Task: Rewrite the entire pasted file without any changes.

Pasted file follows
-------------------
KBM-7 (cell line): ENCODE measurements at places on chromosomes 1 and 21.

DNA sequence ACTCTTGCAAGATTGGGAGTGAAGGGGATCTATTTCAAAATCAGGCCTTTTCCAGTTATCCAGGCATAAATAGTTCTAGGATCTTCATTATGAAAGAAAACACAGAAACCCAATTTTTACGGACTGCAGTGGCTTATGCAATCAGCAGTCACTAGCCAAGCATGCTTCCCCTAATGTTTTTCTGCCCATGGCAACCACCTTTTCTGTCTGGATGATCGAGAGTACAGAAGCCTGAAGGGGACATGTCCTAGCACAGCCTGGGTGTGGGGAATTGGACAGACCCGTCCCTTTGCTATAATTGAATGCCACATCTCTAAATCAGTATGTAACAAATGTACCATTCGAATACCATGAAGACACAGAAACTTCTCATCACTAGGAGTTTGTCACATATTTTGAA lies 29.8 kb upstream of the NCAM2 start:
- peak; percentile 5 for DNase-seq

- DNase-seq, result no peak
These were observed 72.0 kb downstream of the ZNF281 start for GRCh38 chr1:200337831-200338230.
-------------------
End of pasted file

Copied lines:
KBM-7 (cell line): ENCODE measurements at places on chromosomes 1 and 21.

DNA sequence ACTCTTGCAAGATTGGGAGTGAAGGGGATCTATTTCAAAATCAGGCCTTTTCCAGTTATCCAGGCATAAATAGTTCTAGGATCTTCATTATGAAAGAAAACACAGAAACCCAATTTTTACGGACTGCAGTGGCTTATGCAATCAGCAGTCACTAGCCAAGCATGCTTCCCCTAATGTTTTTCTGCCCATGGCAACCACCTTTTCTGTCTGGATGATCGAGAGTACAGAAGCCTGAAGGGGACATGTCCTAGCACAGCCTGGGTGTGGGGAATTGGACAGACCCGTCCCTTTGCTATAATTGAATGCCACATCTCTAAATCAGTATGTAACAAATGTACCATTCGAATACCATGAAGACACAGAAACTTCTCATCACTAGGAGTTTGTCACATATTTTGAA lies 29.8 kb upstream of the NCAM2 start:
- peak; percentile 5 for DNase-seq

- DNase-seq, result no peak
These were observed 72.0 kb downstream of the ZNF281 start for GRCh38 chr1:200337831-200338230.